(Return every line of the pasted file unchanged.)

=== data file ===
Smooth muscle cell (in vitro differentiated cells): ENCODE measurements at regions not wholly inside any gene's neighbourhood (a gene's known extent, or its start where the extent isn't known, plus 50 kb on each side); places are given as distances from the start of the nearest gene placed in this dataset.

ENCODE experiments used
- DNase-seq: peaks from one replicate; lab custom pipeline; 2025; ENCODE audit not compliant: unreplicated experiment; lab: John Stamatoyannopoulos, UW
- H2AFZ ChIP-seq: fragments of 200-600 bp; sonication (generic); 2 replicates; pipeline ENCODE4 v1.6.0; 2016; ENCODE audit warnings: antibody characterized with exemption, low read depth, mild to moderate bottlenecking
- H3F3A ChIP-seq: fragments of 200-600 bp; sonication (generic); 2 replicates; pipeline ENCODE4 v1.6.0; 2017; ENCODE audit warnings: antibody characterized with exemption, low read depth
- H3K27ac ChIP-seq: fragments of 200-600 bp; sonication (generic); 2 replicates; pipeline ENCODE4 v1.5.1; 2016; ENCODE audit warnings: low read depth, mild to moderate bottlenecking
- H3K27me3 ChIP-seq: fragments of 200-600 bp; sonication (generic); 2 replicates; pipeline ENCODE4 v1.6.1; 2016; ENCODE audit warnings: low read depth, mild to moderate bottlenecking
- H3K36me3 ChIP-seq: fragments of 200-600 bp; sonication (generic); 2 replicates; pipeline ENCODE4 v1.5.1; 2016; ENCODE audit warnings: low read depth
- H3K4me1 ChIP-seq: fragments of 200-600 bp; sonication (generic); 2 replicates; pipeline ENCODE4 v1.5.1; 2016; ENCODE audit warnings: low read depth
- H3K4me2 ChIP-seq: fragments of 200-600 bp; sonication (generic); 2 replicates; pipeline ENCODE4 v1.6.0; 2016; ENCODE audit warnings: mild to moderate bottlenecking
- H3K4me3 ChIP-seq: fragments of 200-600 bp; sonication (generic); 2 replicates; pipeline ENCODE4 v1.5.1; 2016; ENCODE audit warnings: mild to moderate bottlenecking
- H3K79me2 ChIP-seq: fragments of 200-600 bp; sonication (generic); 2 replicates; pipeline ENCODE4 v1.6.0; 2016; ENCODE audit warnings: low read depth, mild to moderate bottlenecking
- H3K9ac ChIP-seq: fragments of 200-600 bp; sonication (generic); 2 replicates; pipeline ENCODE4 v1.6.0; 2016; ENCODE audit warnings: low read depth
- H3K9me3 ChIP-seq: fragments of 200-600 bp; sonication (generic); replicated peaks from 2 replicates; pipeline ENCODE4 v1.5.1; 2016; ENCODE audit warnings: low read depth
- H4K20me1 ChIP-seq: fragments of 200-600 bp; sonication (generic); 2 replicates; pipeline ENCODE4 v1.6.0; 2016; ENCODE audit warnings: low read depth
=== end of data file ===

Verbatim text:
Smooth muscle cell (in vitro differentiated cells): ENCODE measurements at regions not wholly inside any gene's neighbourhood (a gene's known extent, or its start where the extent isn't known, plus 50 kb on each side); places are given as distances from the start of the nearest gene placed in this dataset.

ENCODE experiments used
- DNase-seq: peaks from one replicate; lab custom pipeline; 2025; ENCODE audit not compliant: unreplicated experiment; lab: John Stamatoyannopoulos, UW
- H2AFZ ChIP-seq: fragments of 200-600 bp; sonication (generic); 2 replicates; pipeline ENCODE4 v1.6.0; 2016; ENCODE audit warnings: antibody characterized with exemption, low read depth, mild to moderate bottlenecking
- H3F3A ChIP-seq: fragments of 200-600 bp; sonication (generic); 2 replicates; pipeline ENCODE4 v1.6.0; 2017; ENCODE audit warnings: antibody characterized with exemption, low read depth
- H3K27ac ChIP-seq: fragments of 200-600 bp; sonication (generic); 2 replicates; pipeline ENCODE4 v1.5.1; 2016; ENCODE audit warnings: low read depth, mild to moderate bottlenecking
- H3K27me3 ChIP-seq: fragments of 200-600 bp; sonication (generic); 2 replicates; pipeline ENCODE4 v1.6.1; 2016; ENCODE audit warnings: low read depth, mild to moderate bottlenecking
- H3K36me3 ChIP-seq: fragments of 200-600 bp; sonication (generic); 2 replicates; pipeline ENCODE4 v1.5.1; 2016; ENCODE audit warnings: low read depth
- H3K4me1 ChIP-seq: fragments of 200-600 bp; sonication (generic); 2 replicates; pipeline ENCODE4 v1.5.1; 2016; ENCODE audit warnings: low read depth
- H3K4me2 ChIP-seq: fragments of 200-600 bp; sonication (generic); 2 replicates; pipeline ENCODE4 v1.6.0; 2016; ENCODE audit warnings: mild to moderate bottlenecking
- H3K4me3 ChIP-seq: fragments of 200-600 bp; sonication (generic); 2 replicates; pipeline ENCODE4 v1.5.1; 2016; ENCODE audit warnings: mild to moderate bottlenecking
- H3K79me2 ChIP-seq: fragments of 200-600 bp; sonication (generic); 2 replicates; pipeline ENCODE4 v1.6.0; 2016; ENCODE audit warnings: low read depth, mild to moderate bottlenecking
- H3K9ac ChIP-seq: fragments of 200-600 bp; sonication (generic); 2 replicates; pipeline ENCODE4 v1.6.0; 2016; ENCODE audit warnings: low read depth
- H3K9me3 ChIP-seq: fragments of 200-600 bp; sonication (generic); replicated peaks from 2 replicates; pipeline ENCODE4 v1.5.1; 2016; ENCODE audit warnings: low read depth
- H4K20me1 ChIP-seq: fragments of 200-600 bp; sonication (generic); 2 replicates; pipeline ENCODE4 v1.6.0; 2016; ENCODE audit warnings: low read depth